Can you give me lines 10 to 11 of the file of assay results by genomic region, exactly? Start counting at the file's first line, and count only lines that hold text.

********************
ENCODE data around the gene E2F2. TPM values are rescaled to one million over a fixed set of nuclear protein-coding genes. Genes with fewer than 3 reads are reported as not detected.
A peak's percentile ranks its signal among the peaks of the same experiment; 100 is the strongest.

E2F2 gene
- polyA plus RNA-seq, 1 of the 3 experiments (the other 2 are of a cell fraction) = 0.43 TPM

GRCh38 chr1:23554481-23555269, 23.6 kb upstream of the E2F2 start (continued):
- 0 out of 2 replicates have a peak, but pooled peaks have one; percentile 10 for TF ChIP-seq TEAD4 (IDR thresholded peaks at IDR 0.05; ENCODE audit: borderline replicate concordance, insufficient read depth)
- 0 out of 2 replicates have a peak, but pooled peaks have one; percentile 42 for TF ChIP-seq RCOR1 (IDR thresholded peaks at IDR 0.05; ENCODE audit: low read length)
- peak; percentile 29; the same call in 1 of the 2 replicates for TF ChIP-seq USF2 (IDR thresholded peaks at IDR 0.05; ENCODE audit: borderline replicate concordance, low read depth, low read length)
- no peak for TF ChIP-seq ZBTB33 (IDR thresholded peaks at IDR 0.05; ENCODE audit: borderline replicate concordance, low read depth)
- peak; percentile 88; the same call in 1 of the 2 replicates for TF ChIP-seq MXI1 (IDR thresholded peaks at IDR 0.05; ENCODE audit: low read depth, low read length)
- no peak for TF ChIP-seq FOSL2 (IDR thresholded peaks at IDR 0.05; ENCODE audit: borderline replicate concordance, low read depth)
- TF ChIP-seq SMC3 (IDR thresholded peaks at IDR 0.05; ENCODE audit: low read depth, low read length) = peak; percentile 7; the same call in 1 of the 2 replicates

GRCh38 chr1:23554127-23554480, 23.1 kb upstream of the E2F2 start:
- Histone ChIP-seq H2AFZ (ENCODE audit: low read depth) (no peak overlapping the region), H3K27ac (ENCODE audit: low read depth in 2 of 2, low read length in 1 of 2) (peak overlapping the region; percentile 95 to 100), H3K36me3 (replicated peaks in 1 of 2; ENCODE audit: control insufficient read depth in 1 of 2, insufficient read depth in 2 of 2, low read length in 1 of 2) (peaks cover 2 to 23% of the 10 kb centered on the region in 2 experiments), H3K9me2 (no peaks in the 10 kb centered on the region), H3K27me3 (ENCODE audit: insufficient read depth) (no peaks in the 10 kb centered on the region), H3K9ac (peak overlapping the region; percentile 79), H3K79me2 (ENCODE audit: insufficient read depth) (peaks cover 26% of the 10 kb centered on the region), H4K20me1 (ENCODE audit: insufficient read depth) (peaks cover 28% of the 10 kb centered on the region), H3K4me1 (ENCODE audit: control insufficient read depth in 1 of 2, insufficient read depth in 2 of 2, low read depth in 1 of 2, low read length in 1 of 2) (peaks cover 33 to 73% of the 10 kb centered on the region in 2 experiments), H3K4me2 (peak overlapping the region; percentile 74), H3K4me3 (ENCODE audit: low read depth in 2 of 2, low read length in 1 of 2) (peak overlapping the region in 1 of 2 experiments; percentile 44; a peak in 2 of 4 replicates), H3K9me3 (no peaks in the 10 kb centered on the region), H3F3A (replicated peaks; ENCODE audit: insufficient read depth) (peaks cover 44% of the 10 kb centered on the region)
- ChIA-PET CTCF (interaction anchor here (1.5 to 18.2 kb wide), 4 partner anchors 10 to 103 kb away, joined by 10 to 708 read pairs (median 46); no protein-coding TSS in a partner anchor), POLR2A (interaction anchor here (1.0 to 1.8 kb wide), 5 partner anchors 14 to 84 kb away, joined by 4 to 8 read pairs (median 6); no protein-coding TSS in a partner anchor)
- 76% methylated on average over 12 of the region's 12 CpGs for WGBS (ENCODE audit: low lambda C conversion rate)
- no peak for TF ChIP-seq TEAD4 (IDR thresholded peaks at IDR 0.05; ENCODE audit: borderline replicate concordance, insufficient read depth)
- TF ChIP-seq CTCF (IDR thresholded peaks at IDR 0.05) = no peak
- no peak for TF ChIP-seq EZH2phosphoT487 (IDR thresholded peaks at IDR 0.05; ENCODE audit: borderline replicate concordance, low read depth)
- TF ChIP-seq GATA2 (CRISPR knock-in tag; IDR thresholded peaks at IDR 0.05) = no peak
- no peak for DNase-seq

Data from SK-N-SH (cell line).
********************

- peak; percentile 88; the same call in 1 of the 2 replicates for TF ChIP-seq MXI1 (IDR thresholded peaks at IDR 0.05; ENCODE audit: low read depth, low read length)
- no peak for TF ChIP-seq FOSL2 (IDR thresholded peaks at IDR 0.05; ENCODE audit: borderline replicate concordance, low read depth)